Friday, September 01, 2006

California Assembly Passes Foreign Oil Independence Legislation - Bill Heads to Governor

Assemblyman Joe Nation’s (D-Marin/Sonoma) Assembly Bill 1012, the Foreign Oil Independence Legislation (FOIL) Act of 2006, passed the state Assembly on a 41-35 vote and now heads to the Governor for signature or veto.

“By signing AB 1012, Governor Schwarzenegger has a historic opportunity to curb our addiction to foreign oil,” said Assemblymember Joe Nation. “Our reliance on foreign oil is a threat to our national security, environmental health, and long term economic stability. With the volatility of fuel prices, the shrinking supply and increased demand for oil across the world, California again must lead the nation in taking a stand on environmental policy. Governor Schwarzenegger now must decide whether to truly lead this environmental fight or shrink to the will of big oil and automaker special interests.”

The bill would provide the California Air Resources Board (CARB) with the authority to require that by 2020, 50% of new passenger cars and light duty trucks be clean, alternative fuel vehicles such as hydrogen, plug-in hybrids, and flex fuel vehicles. In order to qualify as an alternative fuel, AB 1012 requires that a blended fuel must be constituted of less than 50% petroleum. In addition, the legislation will strengthen CARB’s authority to ensure for the sufficient availability of alternative fuel stations in the state.

“The challenge for California and the world in the 21st century is to reduce our dependence on petroleum,” stated Michael Eaves, President, California Gas Vehicle Coalition. “California has been a world leader in reducing air pollution from vehicles, and now we need to lead on diversifying our transportation fuels and using cleaner alternative fuels.”

CARB and the California Energy Commission have recommended that the state adopt a goal of 20% non-petroleum use by 2020 and 30% by 2030.

“This bill will reduce California’s dependence on imported oil by breaking the stalemate on alternative fuels,” said V. John White, Legislative Director of the Clean Power Campaign. “Requiring the auto industry to phase in alternative fuel cars and then requiring the oil companies to make alternative fuels available to the consumer, will help curb our oil appetite and create new jobs and economic development.”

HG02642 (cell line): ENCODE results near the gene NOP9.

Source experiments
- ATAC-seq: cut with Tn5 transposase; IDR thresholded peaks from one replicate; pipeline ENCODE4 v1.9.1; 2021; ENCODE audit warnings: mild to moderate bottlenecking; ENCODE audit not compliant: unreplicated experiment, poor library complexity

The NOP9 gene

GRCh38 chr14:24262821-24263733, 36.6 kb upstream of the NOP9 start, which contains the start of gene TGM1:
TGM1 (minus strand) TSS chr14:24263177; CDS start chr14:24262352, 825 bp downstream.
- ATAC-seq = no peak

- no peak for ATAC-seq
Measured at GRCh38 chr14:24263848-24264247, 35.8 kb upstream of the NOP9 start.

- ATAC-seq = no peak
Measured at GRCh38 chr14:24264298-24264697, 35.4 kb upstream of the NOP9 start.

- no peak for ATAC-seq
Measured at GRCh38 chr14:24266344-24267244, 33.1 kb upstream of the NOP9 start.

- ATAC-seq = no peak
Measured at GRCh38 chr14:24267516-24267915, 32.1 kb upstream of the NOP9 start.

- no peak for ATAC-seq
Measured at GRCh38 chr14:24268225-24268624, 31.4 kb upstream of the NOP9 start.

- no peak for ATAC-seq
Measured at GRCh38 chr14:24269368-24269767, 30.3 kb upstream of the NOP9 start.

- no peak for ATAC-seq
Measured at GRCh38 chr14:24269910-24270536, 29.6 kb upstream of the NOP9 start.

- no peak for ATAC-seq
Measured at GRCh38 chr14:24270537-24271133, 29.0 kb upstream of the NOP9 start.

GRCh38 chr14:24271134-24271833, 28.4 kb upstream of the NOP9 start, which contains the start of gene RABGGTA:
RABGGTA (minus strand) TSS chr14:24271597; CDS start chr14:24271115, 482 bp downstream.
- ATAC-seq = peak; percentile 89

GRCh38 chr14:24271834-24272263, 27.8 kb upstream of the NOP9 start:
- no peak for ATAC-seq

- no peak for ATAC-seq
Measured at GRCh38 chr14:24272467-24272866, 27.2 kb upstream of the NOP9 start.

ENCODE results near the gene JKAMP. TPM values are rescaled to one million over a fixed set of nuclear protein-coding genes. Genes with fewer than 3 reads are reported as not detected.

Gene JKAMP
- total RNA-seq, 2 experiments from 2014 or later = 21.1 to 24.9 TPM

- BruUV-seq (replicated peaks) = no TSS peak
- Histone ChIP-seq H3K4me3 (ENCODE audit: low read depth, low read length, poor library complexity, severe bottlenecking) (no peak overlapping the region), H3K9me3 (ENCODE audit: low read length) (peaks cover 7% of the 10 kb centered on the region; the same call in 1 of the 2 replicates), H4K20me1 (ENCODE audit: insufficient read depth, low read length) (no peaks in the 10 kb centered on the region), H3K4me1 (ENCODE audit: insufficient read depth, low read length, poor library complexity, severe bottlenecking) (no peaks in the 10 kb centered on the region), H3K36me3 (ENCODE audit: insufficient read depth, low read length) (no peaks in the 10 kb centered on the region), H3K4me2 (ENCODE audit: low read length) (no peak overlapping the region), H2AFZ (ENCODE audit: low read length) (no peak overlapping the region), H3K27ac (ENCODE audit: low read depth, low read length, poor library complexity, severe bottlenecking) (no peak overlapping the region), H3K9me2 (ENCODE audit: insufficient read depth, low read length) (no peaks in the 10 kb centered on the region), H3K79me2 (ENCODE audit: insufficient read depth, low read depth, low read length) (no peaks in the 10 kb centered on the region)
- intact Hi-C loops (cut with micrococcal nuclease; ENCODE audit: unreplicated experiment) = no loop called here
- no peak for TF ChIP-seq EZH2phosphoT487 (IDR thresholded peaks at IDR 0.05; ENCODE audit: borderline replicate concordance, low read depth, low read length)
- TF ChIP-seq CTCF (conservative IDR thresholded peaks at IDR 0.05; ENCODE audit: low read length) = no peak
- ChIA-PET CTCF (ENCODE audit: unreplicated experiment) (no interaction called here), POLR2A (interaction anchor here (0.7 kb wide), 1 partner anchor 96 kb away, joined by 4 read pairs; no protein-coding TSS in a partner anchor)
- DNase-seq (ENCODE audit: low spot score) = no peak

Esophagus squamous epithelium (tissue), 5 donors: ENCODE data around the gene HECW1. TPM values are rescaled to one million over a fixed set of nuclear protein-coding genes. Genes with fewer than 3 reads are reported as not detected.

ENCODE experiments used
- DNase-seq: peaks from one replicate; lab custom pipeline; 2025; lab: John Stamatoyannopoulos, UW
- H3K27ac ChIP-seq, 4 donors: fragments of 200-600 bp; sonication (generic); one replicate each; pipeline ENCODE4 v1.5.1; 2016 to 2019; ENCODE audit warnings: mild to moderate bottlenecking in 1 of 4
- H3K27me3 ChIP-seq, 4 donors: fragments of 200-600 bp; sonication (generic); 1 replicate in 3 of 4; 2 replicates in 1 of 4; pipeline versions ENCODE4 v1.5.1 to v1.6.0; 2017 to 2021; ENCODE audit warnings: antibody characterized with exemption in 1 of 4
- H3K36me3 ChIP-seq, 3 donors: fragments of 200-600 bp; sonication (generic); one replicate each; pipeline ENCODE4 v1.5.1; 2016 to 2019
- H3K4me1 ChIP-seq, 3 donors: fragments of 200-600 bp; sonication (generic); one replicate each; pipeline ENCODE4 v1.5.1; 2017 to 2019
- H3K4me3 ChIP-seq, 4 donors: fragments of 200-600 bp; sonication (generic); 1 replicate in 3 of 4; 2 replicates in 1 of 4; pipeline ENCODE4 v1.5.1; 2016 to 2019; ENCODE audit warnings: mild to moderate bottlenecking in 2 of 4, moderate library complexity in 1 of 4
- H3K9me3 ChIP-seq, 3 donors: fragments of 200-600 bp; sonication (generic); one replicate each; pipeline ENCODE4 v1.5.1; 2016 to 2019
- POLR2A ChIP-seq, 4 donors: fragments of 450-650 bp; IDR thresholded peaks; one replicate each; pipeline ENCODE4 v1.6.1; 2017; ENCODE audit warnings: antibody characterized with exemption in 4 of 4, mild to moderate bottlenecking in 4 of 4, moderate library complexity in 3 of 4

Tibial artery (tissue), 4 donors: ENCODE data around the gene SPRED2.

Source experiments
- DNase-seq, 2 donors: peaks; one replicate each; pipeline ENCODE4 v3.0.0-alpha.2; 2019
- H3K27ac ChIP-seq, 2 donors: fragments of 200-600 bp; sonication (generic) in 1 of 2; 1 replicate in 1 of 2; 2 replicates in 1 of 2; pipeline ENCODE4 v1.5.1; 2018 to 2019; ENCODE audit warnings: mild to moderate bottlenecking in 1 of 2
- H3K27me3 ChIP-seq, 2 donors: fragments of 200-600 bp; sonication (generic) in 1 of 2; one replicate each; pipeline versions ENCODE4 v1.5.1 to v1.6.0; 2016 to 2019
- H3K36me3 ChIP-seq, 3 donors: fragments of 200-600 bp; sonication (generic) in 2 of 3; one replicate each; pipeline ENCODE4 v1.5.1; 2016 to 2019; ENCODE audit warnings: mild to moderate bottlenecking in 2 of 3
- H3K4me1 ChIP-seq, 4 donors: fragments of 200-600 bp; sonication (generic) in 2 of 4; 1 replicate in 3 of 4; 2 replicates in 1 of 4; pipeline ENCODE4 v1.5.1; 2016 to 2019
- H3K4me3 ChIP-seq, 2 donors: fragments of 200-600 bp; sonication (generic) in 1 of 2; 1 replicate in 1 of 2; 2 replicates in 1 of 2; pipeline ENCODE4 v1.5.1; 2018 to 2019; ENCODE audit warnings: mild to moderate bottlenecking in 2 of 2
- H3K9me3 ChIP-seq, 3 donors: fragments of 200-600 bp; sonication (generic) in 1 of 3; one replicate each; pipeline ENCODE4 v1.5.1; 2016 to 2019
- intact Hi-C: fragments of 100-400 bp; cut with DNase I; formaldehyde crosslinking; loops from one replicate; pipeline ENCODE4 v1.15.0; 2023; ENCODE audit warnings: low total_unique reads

This landmark legislation will help shape national energy policy.

The full text of the legislation can be found here.

Well, California has been busy lately. There's been a flurry of activity coming out of Sacramento in the past week or so, including:

  • the passage and signing of the Million Solar Roofs Bill and adoption of the California Solar Initiative (including performance-based incentives);

  • the Britian-California Climate Change Pact;

  • the California carbon cap;

  • and now these alternative transportation provisions

  • (and let's not forget the vehicle emissions standards covering CO2 emissions enacted back in October, '05).

  • As usual, California has set itself up as the vanguard of the United States on progressive and proactive strategies to reduce the impact of climate change and the end of cheap oil.

    I've been quite busy lately and haven't had a chance to delve into the specifics of either this piece of legislation, or the carbon cap scheme announced yesterday, so if anyone has details they want to discuss, I'd love to hear it. I'll take a closer look soon.

    Obviously this piece of legislation dovetails nicely with the carbon cap on the industrial sector and the gradually increasing standards on CO2 emissions from vehicles. When you throw in California's pioneering Renewable Portfolio Standard and the state's strong solar incentives, and it looks like California is piecing together a pretty comprehensive package of strategies to reduce greenhouse gas emissions and petroleum consumption. And in the absence of this kind of action at the federal level, it's heartening to at least see an influential state like California taking proactive action like this.

    1 comment:

    Anonymous said...

    Love the site.

    Neal
    Cleantechblog.com